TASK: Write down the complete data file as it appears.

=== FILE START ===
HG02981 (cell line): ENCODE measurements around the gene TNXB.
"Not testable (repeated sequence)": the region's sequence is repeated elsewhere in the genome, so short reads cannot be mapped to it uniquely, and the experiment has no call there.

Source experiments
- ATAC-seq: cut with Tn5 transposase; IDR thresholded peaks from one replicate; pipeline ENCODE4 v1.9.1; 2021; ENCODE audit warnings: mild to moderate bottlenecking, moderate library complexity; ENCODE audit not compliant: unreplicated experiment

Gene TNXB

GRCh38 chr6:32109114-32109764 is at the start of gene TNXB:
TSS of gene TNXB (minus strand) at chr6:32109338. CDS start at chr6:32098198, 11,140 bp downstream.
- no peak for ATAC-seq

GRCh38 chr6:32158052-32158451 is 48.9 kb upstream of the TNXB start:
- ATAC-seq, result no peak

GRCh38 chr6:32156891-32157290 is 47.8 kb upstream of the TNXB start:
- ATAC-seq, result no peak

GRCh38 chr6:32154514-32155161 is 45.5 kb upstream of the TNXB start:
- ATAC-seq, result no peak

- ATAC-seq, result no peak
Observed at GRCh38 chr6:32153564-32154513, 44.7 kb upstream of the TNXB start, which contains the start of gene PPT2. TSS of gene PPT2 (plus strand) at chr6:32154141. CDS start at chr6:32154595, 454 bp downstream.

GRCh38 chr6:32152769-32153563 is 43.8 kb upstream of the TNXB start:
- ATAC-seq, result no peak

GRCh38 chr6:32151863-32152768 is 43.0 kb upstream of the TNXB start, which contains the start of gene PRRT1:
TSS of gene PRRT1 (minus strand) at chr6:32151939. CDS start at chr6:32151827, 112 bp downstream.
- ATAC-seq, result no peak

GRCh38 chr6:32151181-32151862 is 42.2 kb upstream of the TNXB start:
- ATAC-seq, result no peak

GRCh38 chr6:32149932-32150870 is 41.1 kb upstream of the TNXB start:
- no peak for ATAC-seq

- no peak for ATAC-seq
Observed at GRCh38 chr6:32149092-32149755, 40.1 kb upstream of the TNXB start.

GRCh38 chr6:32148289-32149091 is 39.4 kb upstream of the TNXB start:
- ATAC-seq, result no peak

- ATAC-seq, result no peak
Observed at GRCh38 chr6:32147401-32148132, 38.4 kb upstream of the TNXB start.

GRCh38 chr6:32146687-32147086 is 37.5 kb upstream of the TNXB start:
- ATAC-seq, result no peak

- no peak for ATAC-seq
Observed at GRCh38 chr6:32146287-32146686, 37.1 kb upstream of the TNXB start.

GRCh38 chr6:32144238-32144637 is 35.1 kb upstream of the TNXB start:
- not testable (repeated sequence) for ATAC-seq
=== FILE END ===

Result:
HG02981 (cell line): ENCODE measurements around the gene TNXB.
"Not testable (repeated sequence)": the region's sequence is repeated elsewhere in the genome, so short reads cannot be mapped to it uniquely, and the experiment has no call there.

Source experiments
- ATAC-seq: cut with Tn5 transposase; IDR thresholded peaks from one replicate; pipeline ENCODE4 v1.9.1; 2021; ENCODE audit warnings: mild to moderate bottlenecking, moderate library complexity; ENCODE audit not compliant: unreplicated experiment

Gene TNXB

GRCh38 chr6:32109114-32109764 is at the start of gene TNXB:
TSS of gene TNXB (minus strand) at chr6:32109338. CDS start at chr6:32098198, 11,140 bp downstream.
- no peak for ATAC-seq

GRCh38 chr6:32158052-32158451 is 48.9 kb upstream of the TNXB start:
- ATAC-seq, result no peak

GRCh38 chr6:32156891-32157290 is 47.8 kb upstream of the TNXB start:
- ATAC-seq, result no peak

GRCh38 chr6:32154514-32155161 is 45.5 kb upstream of the TNXB start:
- ATAC-seq, result no peak

- ATAC-seq, result no peak
Observed at GRCh38 chr6:32153564-32154513, 44.7 kb upstream of the TNXB start, which contains the start of gene PPT2. TSS of gene PPT2 (plus strand) at chr6:32154141. CDS start at chr6:32154595, 454 bp downstream.

GRCh38 chr6:32152769-32153563 is 43.8 kb upstream of the TNXB start:
- ATAC-seq, result no peak

GRCh38 chr6:32151863-32152768 is 43.0 kb upstream of the TNXB start, which contains the start of gene PRRT1:
TSS of gene PRRT1 (minus strand) at chr6:32151939. CDS start at chr6:32151827, 112 bp downstream.
- ATAC-seq, result no peak

GRCh38 chr6:32151181-32151862 is 42.2 kb upstream of the TNXB start:
- ATAC-seq, result no peak

GRCh38 chr6:32149932-32150870 is 41.1 kb upstream of the TNXB start:
- no peak for ATAC-seq

- no peak for ATAC-seq
Observed at GRCh38 chr6:32149092-32149755, 40.1 kb upstream of the TNXB start.

GRCh38 chr6:32148289-32149091 is 39.4 kb upstream of the TNXB start:
- ATAC-seq, result no peak

- ATAC-seq, result no peak
Observed at GRCh38 chr6:32147401-32148132, 38.4 kb upstream of the TNXB start.

GRCh38 chr6:32146687-32147086 is 37.5 kb upstream of the TNXB start:
- ATAC-seq, result no peak

- no peak for ATAC-seq
Observed at GRCh38 chr6:32146287-32146686, 37.1 kb upstream of the TNXB start.

GRCh38 chr6:32144238-32144637 is 35.1 kb upstream of the TNXB start:
- not testable (repeated sequence) for ATAC-seq